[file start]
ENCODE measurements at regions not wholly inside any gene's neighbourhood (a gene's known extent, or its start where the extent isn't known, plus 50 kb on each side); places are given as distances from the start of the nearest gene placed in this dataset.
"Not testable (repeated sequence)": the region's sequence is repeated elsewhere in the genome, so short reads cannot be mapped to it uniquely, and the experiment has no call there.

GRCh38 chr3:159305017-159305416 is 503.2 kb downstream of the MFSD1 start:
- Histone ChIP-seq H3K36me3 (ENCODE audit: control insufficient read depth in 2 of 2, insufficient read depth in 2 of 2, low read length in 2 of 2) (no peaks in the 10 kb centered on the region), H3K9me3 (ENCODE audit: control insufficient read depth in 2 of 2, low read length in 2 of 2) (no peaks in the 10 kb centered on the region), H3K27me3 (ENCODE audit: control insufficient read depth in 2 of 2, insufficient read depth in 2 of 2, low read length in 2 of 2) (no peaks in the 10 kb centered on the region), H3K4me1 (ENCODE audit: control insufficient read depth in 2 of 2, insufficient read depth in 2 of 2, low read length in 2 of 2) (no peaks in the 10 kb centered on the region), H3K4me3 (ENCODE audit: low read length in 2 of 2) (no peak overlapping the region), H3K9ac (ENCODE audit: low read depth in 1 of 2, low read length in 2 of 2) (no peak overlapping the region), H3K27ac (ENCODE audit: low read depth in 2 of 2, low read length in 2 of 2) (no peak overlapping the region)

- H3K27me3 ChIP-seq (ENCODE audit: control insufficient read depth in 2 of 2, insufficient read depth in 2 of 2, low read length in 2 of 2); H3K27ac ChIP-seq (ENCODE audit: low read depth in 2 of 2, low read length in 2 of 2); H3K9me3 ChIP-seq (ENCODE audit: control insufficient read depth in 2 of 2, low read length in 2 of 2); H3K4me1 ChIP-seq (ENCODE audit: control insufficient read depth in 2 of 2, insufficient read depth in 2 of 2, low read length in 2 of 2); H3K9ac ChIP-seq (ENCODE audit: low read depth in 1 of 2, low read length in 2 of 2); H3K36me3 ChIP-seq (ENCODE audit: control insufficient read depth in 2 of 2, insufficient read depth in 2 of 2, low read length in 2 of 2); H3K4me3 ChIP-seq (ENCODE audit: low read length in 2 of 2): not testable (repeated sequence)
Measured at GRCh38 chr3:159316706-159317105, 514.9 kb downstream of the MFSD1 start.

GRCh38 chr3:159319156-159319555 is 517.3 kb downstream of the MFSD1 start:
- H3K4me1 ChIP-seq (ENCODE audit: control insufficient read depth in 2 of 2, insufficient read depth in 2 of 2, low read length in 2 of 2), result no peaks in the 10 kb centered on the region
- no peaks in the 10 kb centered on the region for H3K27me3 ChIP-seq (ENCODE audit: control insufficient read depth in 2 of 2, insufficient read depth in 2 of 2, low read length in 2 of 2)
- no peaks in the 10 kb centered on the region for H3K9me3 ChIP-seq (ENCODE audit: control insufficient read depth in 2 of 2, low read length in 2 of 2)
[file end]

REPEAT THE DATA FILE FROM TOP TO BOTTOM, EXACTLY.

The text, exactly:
ENCODE measurements at regions not wholly inside any gene's neighbourhood (a gene's known extent, or its start where the extent isn't known, plus 50 kb on each side); places are given as distances from the start of the nearest gene placed in this dataset.
"Not testable (repeated sequence)": the region's sequence is repeated elsewhere in the genome, so short reads cannot be mapped to it uniquely, and the experiment has no call there.

GRCh38 chr3:159305017-159305416 is 503.2 kb downstream of the MFSD1 start:
- Histone ChIP-seq H3K36me3 (ENCODE audit: control insufficient read depth in 2 of 2, insufficient read depth in 2 of 2, low read length in 2 of 2) (no peaks in the 10 kb centered on the region), H3K9me3 (ENCODE audit: control insufficient read depth in 2 of 2, low read length in 2 of 2) (no peaks in the 10 kb centered on the region), H3K27me3 (ENCODE audit: control insufficient read depth in 2 of 2, insufficient read depth in 2 of 2, low read length in 2 of 2) (no peaks in the 10 kb centered on the region), H3K4me1 (ENCODE audit: control insufficient read depth in 2 of 2, insufficient read depth in 2 of 2, low read length in 2 of 2) (no peaks in the 10 kb centered on the region), H3K4me3 (ENCODE audit: low read length in 2 of 2) (no peak overlapping the region), H3K9ac (ENCODE audit: low read depth in 1 of 2, low read length in 2 of 2) (no peak overlapping the region), H3K27ac (ENCODE audit: low read depth in 2 of 2, low read length in 2 of 2) (no peak overlapping the region)

- H3K27me3 ChIP-seq (ENCODE audit: control insufficient read depth in 2 of 2, insufficient read depth in 2 of 2, low read length in 2 of 2); H3K27ac ChIP-seq (ENCODE audit: low read depth in 2 of 2, low read length in 2 of 2); H3K9me3 ChIP-seq (ENCODE audit: control insufficient read depth in 2 of 2, low read length in 2 of 2); H3K4me1 ChIP-seq (ENCODE audit: control insufficient read depth in 2 of 2, insufficient read depth in 2 of 2, low read length in 2 of 2); H3K9ac ChIP-seq (ENCODE audit: low read depth in 1 of 2, low read length in 2 of 2); H3K36me3 ChIP-seq (ENCODE audit: control insufficient read depth in 2 of 2, insufficient read depth in 2 of 2, low read length in 2 of 2); H3K4me3 ChIP-seq (ENCODE audit: low read length in 2 of 2): not testable (repeated sequence)
Measured at GRCh38 chr3:159316706-159317105, 514.9 kb downstream of the MFSD1 start.

GRCh38 chr3:159319156-159319555 is 517.3 kb downstream of the MFSD1 start:
- H3K4me1 ChIP-seq (ENCODE audit: control insufficient read depth in 2 of 2, insufficient read depth in 2 of 2, low read length in 2 of 2), result no peaks in the 10 kb centered on the region
- no peaks in the 10 kb centered on the region for H3K27me3 ChIP-seq (ENCODE audit: control insufficient read depth in 2 of 2, insufficient read depth in 2 of 2, low read length in 2 of 2)
- no peaks in the 10 kb centered on the region for H3K9me3 ChIP-seq (ENCODE audit: control insufficient read depth in 2 of 2, low read length in 2 of 2)